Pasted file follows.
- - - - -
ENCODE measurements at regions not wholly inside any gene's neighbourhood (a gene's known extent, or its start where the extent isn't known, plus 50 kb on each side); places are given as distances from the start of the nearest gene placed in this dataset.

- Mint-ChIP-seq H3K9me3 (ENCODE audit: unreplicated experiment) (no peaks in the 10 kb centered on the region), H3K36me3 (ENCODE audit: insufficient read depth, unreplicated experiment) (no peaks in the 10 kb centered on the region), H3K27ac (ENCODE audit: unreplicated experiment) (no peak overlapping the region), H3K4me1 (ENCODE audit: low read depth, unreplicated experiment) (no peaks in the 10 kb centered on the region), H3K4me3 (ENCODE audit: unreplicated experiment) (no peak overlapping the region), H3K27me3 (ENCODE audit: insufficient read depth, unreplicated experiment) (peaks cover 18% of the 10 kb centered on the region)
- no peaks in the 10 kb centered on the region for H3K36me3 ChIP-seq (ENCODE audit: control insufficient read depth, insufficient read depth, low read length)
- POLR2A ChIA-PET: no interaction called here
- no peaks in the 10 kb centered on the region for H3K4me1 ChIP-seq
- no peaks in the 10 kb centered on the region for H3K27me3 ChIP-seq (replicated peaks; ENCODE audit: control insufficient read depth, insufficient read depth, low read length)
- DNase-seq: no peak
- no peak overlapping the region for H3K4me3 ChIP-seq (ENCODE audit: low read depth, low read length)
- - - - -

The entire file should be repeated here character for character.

ENCODE measurements at regions not wholly inside any gene's neighbourhood (a gene's known extent, or its start where the extent isn't known, plus 50 kb on each side); places are given as distances from the start of the nearest gene placed in this dataset.

- Mint-ChIP-seq H3K9me3 (ENCODE audit: unreplicated experiment) (no peaks in the 10 kb centered on the region), H3K36me3 (ENCODE audit: insufficient read depth, unreplicated experiment) (no peaks in the 10 kb centered on the region), H3K27ac (ENCODE audit: unreplicated experiment) (no peak overlapping the region), H3K4me1 (ENCODE audit: low read depth, unreplicated experiment) (no peaks in the 10 kb centered on the region), H3K4me3 (ENCODE audit: unreplicated experiment) (no peak overlapping the region), H3K27me3 (ENCODE audit: insufficient read depth, unreplicated experiment) (peaks cover 18% of the 10 kb centered on the region)
- no peaks in the 10 kb centered on the region for H3K36me3 ChIP-seq (ENCODE audit: control insufficient read depth, insufficient read depth, low read length)
- POLR2A ChIA-PET: no interaction called here
- no peaks in the 10 kb centered on the region for H3K4me1 ChIP-seq
- no peaks in the 10 kb centered on the region for H3K27me3 ChIP-seq (replicated peaks; ENCODE audit: control insufficient read depth, insufficient read depth, low read length)
- DNase-seq: no peak
- no peak overlapping the region for H3K4me3 ChIP-seq (ENCODE audit: low read depth, low read length)